SSA Announces 2019 Hike in Benefits – Here’s What to Expect
December 21st, 2018 by Attorney John Colvin
Next year, Social Security Administration (SSA) recipients can expect a bigger-than-average cost-of-living adjustment (COLA). According to a press release from the SSA, 67 million people will see a 2.8 percent increase in their benefits. As a piece from CBS News points out, it’s the highest COLA since 2012 when it was 3.6 percent. The 2.9% increase in Social Security and Supplemental Security Income (SSI) benefits for 2019 is the largest cost-of-living increase (COLA) in eight years. Social Security recipients will start to see increased payments beginning January 1, 2019, while the increased payments for SSI recipients will begin as early as December 28, 2018,
By comparison, the 2018 COLA rate was around 2.0 percent. Typically, the SSA takes a number of factors into consideration when determining each year’s COLA. The first is the Consumer Price Index percentage increase, compared from third quarter to third quarter. This 12-month snapshot provides a baseline for the COLA, which has been in place since 1972. The COLA affects household budgets for about 1 in 5 Americans, including Social Security beneficiaries, disabled veterans and federal retirees.
What does the boost mean for those who depend on financial assistance from the SSA? Essentially, for every $100 they now receive, they can expect to receive $102.80. Though this may seem like a slight difference, it can add up quickly.
For example, the new SSI federal base amount is $771 per month for an individual and $1,157 per month for a couple. The SSI payment amounts are higher in states that pay a supplementary SSI payment. In terms of SSDI the average disability benefit is now $1,234 (an increase of $34). However, this past October, the government announced an increase in monthly premium costs for Medicare Part B that are set to go up in 2019. This increase could potentially offset any amounts individuals might otherwise receive under the COLA for 2019 since the medical premium is deducted from Social Security payments. Part B Medicare covers physician and diagnostic services, outpatient hospital services, certain home health services and durable medical equipment. Unfortunately, many beneficiaries could see their Social Security COLA swallowed up by health care costs, including the Medicare monthly premium increase.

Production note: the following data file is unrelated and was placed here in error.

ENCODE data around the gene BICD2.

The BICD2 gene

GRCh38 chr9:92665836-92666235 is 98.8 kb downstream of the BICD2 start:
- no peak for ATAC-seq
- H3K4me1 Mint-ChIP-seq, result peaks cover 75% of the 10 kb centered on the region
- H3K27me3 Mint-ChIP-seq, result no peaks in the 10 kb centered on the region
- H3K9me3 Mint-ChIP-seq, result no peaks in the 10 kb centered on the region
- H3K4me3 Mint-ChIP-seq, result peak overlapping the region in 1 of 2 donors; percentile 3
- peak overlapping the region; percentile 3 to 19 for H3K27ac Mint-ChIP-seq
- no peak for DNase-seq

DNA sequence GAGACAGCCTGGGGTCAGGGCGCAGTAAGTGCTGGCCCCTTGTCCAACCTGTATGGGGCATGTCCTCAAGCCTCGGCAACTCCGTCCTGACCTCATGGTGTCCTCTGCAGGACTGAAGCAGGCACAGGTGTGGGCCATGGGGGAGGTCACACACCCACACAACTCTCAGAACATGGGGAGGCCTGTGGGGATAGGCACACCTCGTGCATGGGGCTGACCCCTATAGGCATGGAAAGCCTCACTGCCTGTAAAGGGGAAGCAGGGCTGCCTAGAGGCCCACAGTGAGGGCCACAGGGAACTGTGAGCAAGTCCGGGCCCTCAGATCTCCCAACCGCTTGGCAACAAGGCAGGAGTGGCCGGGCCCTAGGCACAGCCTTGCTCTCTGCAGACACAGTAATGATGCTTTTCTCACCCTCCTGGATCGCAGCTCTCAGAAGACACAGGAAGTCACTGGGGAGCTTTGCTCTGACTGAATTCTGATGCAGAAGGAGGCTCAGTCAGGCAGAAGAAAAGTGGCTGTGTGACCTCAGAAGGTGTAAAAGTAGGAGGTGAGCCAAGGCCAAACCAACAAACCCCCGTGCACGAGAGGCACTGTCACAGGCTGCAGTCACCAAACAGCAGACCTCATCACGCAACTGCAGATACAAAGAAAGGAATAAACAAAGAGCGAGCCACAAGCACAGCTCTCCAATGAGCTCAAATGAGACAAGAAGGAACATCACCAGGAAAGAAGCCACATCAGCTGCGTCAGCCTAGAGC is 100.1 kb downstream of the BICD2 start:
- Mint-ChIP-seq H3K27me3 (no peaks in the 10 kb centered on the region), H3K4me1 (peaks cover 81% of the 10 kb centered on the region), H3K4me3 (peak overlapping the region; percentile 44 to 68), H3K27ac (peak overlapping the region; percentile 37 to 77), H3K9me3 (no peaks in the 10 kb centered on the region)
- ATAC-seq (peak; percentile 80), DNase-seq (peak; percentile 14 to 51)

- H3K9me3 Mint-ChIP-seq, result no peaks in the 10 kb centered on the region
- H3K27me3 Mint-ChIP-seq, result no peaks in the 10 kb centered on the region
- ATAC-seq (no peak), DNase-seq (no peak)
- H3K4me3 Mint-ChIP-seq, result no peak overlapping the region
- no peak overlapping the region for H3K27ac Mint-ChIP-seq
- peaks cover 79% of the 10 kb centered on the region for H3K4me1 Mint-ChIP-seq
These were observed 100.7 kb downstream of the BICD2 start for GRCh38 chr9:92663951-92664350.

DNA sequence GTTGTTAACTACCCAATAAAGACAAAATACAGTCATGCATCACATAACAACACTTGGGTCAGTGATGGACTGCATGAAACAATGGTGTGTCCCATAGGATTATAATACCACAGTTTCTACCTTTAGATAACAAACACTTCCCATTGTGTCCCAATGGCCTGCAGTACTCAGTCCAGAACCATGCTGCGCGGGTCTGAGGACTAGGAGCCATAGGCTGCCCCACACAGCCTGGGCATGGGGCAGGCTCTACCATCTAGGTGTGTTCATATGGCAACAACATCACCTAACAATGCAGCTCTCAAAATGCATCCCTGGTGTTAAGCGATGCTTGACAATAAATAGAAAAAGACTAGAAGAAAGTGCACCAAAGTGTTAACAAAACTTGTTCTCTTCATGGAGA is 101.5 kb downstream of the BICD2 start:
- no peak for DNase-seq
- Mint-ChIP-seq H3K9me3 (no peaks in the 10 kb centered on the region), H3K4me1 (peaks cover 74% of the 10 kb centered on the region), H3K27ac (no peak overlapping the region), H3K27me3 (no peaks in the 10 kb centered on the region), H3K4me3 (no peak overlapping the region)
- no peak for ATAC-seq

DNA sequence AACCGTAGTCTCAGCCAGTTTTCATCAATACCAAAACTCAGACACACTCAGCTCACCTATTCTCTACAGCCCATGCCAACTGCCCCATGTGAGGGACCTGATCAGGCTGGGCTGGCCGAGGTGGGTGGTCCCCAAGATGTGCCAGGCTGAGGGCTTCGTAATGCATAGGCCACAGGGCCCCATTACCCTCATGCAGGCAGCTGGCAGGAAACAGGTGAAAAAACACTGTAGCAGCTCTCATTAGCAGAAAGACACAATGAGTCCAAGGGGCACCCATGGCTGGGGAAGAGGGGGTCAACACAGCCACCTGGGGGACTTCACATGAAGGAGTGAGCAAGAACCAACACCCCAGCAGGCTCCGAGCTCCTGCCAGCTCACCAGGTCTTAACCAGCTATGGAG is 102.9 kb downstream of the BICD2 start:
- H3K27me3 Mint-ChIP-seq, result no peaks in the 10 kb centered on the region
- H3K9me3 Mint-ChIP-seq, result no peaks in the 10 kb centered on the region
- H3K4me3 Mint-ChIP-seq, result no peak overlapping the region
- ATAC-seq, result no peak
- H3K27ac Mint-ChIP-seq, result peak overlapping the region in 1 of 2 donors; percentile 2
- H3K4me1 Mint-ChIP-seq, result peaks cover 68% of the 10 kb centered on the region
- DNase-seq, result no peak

Starting Your Social Security Disability Claim
Are you unable to work because of a disability? You may want to file a social security disability claim soon to take advantage of available funds. The faster you start the process, the faster you can find out whether your claim is approved. If so, you can begin to receive assistance from the SSA.
Been denied recently for a disability claim? Worried that you might be turned down? Talk to a lawyer in Tennessee who has helped other people in your situation. Many claims are denied initially. By partnering with an SSD attorney, you can get a better understanding of why you were denied and how you might be able to increase your likelihood of future acceptance upon reconsideration. Having an objective opinion from a knowledgeable professional working on your behalf can be a huge relief.
Remember that the COLA amount changes regularly. With a noticeable increase in 2019, you may be in a good position to receive more in SSDI and related SSA programs funding than you thought possible. Not only can that help you pay for a healthy lifestyle, but the monies can be used as a bridge between where you are today and where you want to be tomorrow.
For further information on Social Security disability claims and benefits, contact John R. Colvin, a practicing disability lawyer in Winchester, Tennessee with over 20 years of experience in representing claimants at all stages of the SSA appeals process.